The fertility workplace pledge and what this may mean for staff in the UK

20 December 2022 | Applicable law: England and Wales | 2 minute read

Nicky Aiken, MP for the Cities of London and Westminster launched the Fertility Workplace Pledge in November and has already gained the support of several large UK employers. 

What are the aims of the pledge?

The Fertility Workplace Pledge aims to change attitudes towards fertility treatment in the UK, and support those undertaking it. According to the Human Fertilisation and Embryology Authority, some 60,000 people undertake fertility treatment each year.

Employers that sign the pledge commit to taking four steps: 

  • to recognise the impact of fertility issues, to create an open culture free from stigma and to provide an accessible workplace fertility policy;
  • to establish the role of a fertility ambassador to raise awareness and promote and encourage the use of available support;
  • to provide family friendly support that is inclusive of those who are trying to build a family and to ensure that line managers understand the realities of fertility treatment and how they can support colleagues through the physical, mental and financial impact; and
  • to provide staff with the right to request flexible working and reasonable working adjustments so they can attend appointments and cope with the physical impact of treatment. (Ms Aiken is also the MP behind the Fertility Treatment (Employment Rights) Bill, a Private Members' Bill that aims to provide statutory time off for employees going through fertility treatment).

Why it's important to develop a fertility policy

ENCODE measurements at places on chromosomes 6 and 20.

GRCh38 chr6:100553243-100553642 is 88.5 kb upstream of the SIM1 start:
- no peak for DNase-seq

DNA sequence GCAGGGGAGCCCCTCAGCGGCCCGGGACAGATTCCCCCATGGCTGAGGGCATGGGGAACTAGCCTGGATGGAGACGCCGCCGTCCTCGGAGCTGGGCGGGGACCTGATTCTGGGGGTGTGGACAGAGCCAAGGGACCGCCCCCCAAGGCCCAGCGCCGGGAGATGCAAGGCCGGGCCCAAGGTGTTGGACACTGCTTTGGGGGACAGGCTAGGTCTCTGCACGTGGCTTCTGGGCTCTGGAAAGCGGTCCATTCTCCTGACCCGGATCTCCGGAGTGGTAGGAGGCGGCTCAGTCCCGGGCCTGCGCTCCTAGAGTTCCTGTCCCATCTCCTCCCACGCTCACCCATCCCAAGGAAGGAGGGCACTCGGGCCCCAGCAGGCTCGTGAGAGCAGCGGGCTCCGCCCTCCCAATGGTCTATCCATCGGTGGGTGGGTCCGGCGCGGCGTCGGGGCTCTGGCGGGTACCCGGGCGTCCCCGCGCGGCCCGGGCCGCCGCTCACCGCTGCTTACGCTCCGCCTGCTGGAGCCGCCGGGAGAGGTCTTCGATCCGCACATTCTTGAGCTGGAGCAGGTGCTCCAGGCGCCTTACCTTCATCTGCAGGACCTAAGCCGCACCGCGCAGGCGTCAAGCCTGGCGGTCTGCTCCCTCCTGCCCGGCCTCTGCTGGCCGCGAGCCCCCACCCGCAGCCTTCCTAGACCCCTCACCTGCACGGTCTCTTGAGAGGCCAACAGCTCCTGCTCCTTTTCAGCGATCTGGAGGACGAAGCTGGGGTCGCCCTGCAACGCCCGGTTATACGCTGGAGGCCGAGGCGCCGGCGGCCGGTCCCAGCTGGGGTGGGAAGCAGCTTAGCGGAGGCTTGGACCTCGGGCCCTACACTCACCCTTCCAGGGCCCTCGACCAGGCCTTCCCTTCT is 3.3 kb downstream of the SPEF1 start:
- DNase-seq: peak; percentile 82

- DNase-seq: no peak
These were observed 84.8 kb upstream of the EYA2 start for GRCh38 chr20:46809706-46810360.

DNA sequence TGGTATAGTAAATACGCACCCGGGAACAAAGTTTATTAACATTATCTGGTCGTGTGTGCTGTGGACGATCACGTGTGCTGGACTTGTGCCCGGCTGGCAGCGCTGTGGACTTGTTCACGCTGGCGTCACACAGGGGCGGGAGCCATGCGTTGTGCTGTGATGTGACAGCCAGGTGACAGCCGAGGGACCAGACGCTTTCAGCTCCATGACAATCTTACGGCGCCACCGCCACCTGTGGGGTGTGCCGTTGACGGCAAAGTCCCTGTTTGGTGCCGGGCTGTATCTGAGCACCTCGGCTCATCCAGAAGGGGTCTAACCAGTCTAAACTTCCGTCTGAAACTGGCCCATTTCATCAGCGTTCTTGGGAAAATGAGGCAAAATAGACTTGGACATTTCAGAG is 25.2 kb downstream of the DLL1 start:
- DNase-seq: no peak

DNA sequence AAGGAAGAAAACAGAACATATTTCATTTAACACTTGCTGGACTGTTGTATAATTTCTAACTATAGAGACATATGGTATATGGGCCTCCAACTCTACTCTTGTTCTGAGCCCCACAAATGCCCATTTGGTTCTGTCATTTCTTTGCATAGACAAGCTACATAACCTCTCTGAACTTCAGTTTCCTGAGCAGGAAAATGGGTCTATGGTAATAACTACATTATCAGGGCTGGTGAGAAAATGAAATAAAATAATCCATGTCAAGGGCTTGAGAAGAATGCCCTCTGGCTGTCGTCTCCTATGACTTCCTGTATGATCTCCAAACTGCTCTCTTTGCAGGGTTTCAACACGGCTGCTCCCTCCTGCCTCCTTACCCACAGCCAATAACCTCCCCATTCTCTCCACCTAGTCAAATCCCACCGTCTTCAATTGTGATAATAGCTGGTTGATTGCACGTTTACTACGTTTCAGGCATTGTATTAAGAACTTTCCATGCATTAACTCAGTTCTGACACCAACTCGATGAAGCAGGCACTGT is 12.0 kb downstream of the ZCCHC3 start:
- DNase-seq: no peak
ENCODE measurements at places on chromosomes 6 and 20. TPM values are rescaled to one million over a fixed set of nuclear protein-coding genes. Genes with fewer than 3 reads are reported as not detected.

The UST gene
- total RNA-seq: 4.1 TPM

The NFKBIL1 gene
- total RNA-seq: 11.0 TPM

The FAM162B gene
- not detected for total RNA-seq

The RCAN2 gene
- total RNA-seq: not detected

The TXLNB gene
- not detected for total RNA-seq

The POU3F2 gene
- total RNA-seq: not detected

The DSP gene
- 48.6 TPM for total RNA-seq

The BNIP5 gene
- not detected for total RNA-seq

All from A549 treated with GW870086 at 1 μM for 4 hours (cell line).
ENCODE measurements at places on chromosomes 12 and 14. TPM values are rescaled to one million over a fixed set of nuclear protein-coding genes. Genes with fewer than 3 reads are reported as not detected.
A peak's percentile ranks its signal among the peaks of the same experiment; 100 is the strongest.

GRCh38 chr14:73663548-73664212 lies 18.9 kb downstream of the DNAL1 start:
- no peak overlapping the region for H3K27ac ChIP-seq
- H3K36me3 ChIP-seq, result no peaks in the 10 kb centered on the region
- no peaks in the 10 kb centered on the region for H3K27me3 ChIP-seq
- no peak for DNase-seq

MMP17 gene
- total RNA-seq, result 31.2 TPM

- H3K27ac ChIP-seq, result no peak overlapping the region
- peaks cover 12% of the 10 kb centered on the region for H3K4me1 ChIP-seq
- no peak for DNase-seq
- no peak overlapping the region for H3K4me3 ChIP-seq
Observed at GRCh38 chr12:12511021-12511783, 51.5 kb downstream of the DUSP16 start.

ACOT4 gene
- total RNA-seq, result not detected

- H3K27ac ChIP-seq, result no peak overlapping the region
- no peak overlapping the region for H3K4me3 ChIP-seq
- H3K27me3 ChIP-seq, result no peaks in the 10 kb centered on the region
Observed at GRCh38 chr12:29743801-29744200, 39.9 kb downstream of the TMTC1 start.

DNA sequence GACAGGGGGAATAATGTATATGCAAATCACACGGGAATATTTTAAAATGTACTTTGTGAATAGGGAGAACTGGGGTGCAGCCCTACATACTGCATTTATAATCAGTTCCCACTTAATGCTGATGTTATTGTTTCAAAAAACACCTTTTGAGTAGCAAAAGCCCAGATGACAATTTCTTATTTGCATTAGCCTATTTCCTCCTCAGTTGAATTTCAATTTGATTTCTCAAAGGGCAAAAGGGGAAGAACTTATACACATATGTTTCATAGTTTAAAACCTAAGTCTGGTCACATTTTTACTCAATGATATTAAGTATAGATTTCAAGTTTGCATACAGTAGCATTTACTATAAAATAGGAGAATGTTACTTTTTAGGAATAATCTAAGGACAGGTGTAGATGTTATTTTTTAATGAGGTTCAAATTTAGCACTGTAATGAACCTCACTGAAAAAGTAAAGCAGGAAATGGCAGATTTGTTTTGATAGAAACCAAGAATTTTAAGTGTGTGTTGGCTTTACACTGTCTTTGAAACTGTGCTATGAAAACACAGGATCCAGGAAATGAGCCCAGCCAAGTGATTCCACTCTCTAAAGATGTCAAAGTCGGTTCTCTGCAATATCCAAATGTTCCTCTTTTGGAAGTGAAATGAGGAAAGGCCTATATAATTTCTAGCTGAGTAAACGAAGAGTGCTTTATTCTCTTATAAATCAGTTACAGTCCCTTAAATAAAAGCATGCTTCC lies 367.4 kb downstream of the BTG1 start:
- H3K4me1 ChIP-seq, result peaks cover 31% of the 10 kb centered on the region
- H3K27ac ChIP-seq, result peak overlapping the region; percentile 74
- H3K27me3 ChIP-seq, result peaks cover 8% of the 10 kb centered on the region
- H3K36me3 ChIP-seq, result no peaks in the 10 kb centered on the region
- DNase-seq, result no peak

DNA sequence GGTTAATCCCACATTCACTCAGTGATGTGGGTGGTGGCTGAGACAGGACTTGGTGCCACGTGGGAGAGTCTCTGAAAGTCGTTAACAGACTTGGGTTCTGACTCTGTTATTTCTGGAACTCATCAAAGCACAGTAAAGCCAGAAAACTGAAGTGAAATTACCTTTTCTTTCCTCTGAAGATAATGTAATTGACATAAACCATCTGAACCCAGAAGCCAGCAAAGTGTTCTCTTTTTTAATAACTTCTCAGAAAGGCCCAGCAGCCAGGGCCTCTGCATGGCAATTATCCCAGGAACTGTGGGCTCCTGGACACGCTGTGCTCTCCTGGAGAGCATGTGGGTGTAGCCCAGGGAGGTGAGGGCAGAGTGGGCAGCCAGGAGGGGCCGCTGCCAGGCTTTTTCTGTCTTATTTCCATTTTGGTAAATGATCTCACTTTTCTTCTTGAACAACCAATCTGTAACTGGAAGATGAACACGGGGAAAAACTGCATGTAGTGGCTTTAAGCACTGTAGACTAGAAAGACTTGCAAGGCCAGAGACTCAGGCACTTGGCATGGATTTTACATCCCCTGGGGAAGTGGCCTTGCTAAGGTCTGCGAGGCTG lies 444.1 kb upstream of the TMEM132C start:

According to a report from Fertility Network UK, published at the end of October infertility and the demands of fertility treatment pose a significant challenge to the people affected, including in their working lives. 

  • 58% of survey participants felt concerned that treatment would affect their career prospects (8% more than in a 2016 survey); 
  • 36% felt their career was damaged as a result of treatment; 
  • 15% either reduced their hours or left their job;
  • 77% disclosed to their employer but only 47% of these said that reasonable adjustments were made; 
  • only 45% felt they received really good support from their employer; and
  • only 25% reported the existence of supportive workplace policy (and 19% were not sure whether there was policy).

A good fertility policy will reduce the stigma associated with fertility treatment, create a more supportive and inclusive environment for those dealing with fertility issues, set out arrangements for employees to take time off and to receive pay while undergoing fertility treatment, and cover the options available in respect of failed treatment cycles. 

If you are interested in developing a policy for your own workplace, please speak to a member of the employment team. 

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This document (and any information accessed through links in this document) is provided for information purposes only and does not constitute legal advice. Professional legal advice should be obtained before taking or refraining from any action as a result of the contents of this document.


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